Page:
We were at Lang Park stadium in Brisbane on May 13 for the ‘double-header’ rugby league event. We got there at 5.15 and the first game between The Gold Coast Titans and the Melbourne Storm had already started. The crowd, which later swelled to 44,127, was already vocal. There were conflicting cries of “Go Billy, Go” or “Hayne Train.” If you want a quiet Saturday night out, don’t do it to yourself.
It is interesting how a football stadium becomes a microcosm of the broader city. There were a few “pre-loaded” young blokes intent upon drinking themselves into a stupor, a few young women wearing heels and nightclub clothes instead of the ubiquitous Broncos fan jumpers. There were also happy family groups behind and in front of us, one woman willing to take our photo ‘in situ.’
“Don’t try posting that to Facebook from here, mate” she advised. “Everyone’s on it and it will take ages to upload.” She was right. The Titans made an unbelievable comeback and beat the Storm 38-36.
Then we were between matches. The Manly cheerleaders came on the field in tiny white shorts and halter tops and did a dance routine. Many people streamed out and thronged to the bar. There were queues for food, queues for the loos and those not otherwise engaged were checking their phones or checking out the tiny white shorts.
When I returned to my seat, the Little League game was in progress. These keen young kids play across a small section of the field at half-time. Even with the under-6 kids, you can spot the future stars. They are the ones who run straight and hard, tackle properly or who show footwork and pace. One particular young lad crossed the goal line four times. There are a few different age categories of mini league kids between 6 and 10. Hard to know which is which when there’s no commentary, just a seemingly muddled group of kids getting carved up by the three or four who know what’s going on.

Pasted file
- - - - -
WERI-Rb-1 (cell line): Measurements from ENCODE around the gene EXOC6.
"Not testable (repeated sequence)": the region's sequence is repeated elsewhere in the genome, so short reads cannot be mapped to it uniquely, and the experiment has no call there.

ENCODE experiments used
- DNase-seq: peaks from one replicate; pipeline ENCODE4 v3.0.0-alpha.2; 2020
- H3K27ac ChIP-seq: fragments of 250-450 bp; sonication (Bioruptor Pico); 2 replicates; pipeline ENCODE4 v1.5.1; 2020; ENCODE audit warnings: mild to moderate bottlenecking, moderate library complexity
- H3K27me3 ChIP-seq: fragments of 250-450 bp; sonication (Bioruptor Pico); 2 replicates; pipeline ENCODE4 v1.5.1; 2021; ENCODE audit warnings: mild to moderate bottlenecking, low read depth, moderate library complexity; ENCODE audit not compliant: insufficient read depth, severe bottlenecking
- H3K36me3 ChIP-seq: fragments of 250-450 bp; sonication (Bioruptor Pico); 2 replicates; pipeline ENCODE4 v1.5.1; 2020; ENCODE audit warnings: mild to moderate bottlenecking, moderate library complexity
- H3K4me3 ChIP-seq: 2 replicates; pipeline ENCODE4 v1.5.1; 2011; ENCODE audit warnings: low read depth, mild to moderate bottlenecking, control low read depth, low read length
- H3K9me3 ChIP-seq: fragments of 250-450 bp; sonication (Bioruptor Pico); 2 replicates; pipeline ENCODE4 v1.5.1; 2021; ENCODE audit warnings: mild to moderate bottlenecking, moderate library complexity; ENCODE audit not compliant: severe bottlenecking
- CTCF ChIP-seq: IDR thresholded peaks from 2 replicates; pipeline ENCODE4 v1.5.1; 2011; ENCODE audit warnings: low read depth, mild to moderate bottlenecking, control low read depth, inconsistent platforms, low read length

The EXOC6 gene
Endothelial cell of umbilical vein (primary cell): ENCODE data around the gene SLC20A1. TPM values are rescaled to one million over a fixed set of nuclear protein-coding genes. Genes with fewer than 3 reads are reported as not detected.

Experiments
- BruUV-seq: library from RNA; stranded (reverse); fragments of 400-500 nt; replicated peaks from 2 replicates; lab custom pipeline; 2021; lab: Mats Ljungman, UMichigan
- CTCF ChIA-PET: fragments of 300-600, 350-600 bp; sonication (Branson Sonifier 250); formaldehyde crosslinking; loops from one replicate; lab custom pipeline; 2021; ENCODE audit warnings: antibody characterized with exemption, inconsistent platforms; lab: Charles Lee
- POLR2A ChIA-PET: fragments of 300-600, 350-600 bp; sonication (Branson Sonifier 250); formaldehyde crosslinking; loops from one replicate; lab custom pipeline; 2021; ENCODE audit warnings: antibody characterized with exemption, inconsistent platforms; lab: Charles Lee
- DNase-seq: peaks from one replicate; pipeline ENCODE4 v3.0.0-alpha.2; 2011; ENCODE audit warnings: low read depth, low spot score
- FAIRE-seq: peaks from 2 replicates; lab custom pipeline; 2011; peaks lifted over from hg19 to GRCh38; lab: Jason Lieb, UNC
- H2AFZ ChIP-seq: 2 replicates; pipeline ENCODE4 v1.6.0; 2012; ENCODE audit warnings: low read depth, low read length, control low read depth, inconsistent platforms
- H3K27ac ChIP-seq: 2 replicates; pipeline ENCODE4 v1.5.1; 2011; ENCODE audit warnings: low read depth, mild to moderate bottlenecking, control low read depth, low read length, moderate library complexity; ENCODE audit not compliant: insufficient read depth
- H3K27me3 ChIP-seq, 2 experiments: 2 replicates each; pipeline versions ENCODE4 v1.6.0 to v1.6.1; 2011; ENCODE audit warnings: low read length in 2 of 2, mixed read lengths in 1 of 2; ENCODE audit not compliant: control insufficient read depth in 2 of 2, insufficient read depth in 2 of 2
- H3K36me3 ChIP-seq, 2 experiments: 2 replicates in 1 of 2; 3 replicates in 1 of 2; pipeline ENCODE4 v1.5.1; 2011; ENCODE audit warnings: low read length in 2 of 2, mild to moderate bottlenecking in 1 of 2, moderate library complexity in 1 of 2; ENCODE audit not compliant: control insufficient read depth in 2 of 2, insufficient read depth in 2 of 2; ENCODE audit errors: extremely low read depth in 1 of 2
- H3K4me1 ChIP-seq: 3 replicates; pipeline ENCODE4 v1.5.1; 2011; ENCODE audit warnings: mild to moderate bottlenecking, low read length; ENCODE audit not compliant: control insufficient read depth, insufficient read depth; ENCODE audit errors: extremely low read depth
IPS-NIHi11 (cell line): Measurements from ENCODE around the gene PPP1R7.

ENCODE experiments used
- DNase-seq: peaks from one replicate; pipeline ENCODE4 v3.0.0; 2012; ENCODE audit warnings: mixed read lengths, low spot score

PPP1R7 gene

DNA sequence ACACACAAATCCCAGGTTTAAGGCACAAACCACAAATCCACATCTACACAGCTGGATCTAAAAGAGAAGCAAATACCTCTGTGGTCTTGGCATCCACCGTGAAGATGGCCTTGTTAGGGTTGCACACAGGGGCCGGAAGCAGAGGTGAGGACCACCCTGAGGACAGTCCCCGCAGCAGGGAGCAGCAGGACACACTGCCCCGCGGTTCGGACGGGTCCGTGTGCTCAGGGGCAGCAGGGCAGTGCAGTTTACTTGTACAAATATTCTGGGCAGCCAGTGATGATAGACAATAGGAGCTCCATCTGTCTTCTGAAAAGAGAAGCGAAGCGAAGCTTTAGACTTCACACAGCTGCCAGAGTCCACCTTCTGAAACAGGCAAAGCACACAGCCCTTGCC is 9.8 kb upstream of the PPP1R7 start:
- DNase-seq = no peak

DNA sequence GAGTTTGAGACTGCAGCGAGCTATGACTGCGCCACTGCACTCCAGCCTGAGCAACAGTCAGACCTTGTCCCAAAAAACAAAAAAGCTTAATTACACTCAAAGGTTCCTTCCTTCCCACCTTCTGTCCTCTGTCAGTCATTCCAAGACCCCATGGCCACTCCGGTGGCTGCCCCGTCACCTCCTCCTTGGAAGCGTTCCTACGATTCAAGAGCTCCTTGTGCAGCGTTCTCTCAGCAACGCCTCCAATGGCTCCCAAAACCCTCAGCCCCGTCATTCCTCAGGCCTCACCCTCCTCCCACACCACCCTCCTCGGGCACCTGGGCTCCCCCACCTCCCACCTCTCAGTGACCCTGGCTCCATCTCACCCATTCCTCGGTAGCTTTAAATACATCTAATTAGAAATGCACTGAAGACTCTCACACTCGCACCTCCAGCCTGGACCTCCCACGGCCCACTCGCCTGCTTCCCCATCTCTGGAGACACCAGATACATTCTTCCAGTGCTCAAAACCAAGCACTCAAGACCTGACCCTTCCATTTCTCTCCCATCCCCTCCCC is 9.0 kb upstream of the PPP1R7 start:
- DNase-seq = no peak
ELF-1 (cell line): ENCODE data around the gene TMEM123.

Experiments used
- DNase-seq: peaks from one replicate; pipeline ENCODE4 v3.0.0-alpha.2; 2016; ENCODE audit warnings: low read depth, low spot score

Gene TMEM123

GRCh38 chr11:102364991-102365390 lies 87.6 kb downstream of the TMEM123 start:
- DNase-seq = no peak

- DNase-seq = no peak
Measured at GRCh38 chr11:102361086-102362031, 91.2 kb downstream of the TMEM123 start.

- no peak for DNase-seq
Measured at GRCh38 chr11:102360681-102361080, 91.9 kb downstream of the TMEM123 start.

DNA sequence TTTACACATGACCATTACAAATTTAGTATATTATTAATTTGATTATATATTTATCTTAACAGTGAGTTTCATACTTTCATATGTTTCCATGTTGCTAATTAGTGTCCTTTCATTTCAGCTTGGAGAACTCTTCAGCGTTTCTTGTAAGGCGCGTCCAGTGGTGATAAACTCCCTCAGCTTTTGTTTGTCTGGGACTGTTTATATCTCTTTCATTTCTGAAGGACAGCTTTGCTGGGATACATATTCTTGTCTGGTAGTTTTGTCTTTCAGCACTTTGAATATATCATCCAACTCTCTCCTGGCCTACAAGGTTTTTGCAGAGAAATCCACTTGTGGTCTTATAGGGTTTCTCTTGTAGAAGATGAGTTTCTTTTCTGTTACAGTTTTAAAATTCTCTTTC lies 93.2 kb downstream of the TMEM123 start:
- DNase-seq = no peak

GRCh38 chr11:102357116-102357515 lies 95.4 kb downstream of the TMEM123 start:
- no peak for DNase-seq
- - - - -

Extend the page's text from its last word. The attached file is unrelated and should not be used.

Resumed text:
“Go, son, go” came a shout from somewhere behind me, “Go! You beauty.” (as the kid scored between the plastic goal posts.
Then Manly (boo) and the Brisbane Broncos (yay) ran out for the main match. We were up and down like that Whack-A-Mole sideshow game. Every few minutes we were standing, flipping back our seats back while someone struggled their way to the other end of the row, carrying four dribbling beers in a plastic tray. This went on all night, even though drinks are expensive at Lang Park (sorry, Suncorp Stadium). She Who Listens to the Radio While Watching Footie shouted “Why don’t you sit down and stay sat.” I pointed out that as she had headphones in her ears, the remark may have been louder than she thought. “Good,” she mouthed.
Despite a dismal first half, when Manly piled on 14 unanswered points, one of the best coaches in the game (Wayne Bennett) must have said inspiring words at half-time. The Broncos came back from a 14-0 deficit to win the match 24-14.
As 44,127 people were being squeezed like toothpaste out of Suncorp Stadium’s various exits, I had that panicky feeling like when you’re about to go under anaesthetic but nobody has given you pethidine yet.
If you don’t like crowds and noise and can’t afford decent seats, you’re far better off watching rugby league on TV, or listen to the game on ABC Grandstand. You’ll get a better word picture of the game and even details often missed by Nine’s commentators like who replaced who from the bench (and why). And you’ll never hear discussions about whether players should wear their socks up or down.
Shut up, Gus!